Steps to tokenize and everything you need to know

By Anshul STI (Update)


What are RBI’s new tokenization standards and what does it mean for debit and credit card customers? Keep reading to find out

The rules for online payments for debit and credit cards will change from October 1 in line with the Reserve Bank of India (RBI) vision to make electronic payment options safe, secure, convenient, fast and affordable . The central bank has mandated the banks to create tokens for the card details.

The mandate mandates the masking of sensitive identifying information such as 16-digit card numbers, names, expiration dates and codes with a unique alternate card number “token” and the process is known as tokenization name.

Here’s everything you need to know about the new rule:

What types of cards will be affected?

What’s going on right now?

When customers purchase from an e-commerce site for the first time, they are asked to provide the 16-digit debit card number and then the CVV code. However, when they buy another item on the same platform, they can see that the site has already registered the 16 digit card number and they just have to enter the CVV, then the OTP is generated by the bank to make the purchase.

What will change now?

Platforms will not be able to store a buyer’s card credentials in any form.

With the new RBI order, a buyer will have to enter all their card details when they buy something. After receiving consent, merchants can retrieve the card token from the respective card scheme or issuing bank, and store the details for future use by the customer.

“For the end customer, this process is completely transparent and similar to their previous experiences. Behind the scenes, merchants now need to adopt higher security standards to store the card in tokenized form,” said Ravi Battula, VP – Merchant Acquiring Business, Wibmo in a conversation with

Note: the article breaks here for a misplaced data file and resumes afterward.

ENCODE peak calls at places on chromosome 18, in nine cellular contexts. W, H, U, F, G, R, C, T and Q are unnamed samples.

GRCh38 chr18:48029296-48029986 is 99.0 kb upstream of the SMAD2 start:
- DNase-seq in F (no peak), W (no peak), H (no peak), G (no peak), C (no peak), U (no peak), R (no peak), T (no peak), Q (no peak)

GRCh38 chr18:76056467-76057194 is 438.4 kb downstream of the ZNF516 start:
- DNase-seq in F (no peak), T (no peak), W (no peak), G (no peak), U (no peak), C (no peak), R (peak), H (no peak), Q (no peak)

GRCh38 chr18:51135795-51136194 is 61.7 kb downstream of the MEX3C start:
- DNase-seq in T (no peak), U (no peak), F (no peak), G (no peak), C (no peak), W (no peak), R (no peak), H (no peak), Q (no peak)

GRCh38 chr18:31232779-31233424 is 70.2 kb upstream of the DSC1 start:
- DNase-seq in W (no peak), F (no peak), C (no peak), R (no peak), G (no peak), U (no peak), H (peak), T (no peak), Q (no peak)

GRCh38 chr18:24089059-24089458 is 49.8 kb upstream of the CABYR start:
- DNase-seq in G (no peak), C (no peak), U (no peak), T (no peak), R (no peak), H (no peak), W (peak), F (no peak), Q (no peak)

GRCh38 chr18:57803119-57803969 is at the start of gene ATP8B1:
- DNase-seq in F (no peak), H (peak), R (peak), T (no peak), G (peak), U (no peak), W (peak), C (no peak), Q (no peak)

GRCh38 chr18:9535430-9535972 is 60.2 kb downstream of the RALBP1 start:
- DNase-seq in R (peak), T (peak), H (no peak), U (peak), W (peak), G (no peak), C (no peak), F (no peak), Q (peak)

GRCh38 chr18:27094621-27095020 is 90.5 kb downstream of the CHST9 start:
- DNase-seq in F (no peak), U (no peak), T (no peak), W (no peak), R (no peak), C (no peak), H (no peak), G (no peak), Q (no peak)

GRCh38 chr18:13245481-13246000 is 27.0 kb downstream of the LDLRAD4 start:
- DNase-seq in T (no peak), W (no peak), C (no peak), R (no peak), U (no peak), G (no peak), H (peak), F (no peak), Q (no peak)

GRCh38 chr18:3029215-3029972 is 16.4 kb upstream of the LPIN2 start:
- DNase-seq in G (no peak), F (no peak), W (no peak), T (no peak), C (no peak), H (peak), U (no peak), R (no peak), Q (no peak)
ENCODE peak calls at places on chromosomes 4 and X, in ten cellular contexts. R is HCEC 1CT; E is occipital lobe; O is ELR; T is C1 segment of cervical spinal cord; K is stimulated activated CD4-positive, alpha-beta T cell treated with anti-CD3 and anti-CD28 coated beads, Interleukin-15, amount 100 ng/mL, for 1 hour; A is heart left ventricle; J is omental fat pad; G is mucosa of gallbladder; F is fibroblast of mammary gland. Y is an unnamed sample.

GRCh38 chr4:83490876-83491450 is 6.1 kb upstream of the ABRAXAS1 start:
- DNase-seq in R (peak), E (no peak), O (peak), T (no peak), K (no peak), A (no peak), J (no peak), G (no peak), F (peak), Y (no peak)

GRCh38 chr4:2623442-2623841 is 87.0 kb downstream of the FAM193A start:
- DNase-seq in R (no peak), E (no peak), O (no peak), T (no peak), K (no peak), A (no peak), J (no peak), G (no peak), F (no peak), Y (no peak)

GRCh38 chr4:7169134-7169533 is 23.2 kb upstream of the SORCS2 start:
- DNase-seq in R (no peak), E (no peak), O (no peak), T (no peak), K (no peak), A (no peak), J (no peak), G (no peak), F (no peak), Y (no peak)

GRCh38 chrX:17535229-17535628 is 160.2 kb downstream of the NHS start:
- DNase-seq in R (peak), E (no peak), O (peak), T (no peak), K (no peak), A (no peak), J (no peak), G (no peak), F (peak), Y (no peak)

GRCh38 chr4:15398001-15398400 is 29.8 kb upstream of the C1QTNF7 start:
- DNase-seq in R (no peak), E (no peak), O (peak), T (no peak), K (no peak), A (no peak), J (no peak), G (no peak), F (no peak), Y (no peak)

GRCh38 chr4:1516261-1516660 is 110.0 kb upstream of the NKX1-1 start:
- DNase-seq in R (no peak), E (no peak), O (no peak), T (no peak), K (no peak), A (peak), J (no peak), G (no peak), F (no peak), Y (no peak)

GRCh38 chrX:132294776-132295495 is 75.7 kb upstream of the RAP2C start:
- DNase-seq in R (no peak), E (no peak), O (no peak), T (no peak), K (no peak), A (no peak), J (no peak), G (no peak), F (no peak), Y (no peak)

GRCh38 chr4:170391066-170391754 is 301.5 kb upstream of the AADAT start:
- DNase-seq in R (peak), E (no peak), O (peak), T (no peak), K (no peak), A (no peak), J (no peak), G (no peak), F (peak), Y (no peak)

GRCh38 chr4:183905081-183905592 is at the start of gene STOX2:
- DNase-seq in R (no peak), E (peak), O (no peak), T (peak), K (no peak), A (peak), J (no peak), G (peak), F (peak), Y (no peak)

What is the benefit of tokenization?

According to Prashant A Bhosle, founder of Kuhoo Fintech, the new initiative will protect sensitive data while maintaining its business utility.

“With tokenization, customer details will be secure. Therefore, the regulator’s intention is to address the issue by mandating card tokenization. Responsibility for card security now rests with banks and processors, not to merchants, which is now one of the main benefits for the industry, merchants and especially customers,” he said.

Generated tokens are irreversible and unique, making it impossible to reverse engineer the payment process to obtain card details. They also minimize chargebacks, disputes and fraud, thereby building consumer confidence in card payments, helping the industry increase consumer adoption.

“Although customers may encounter disruption and friction in the early stages, but in the long term, it is indeed a good measure to make payments safe and secure in a scalable way,” Battula said.

What are the steps to tokenize the cards?

Now, while consumers are entering all card details on the merchant’s website, they will be given an option to “secure your card as per RBI guidelines”. The consumer must opt ​​in to this option to generate a token.

During this time, the customer will receive an OTP on the mobile device or by email from the card issuer. The OTP is entered on the bank page and the card details are sent for transaction authorization and token generation. The token is sent back to the merchant, who then stores it along with the consumer’s data, i.e. their mobile phone number or email address.

This entire process requires consumer consent, making it an essential service for every consumer to protect their data that could be exposed if not tokenized, said Amit Kumar – Chief Technology Officer and Executive Director from Easebuzz.

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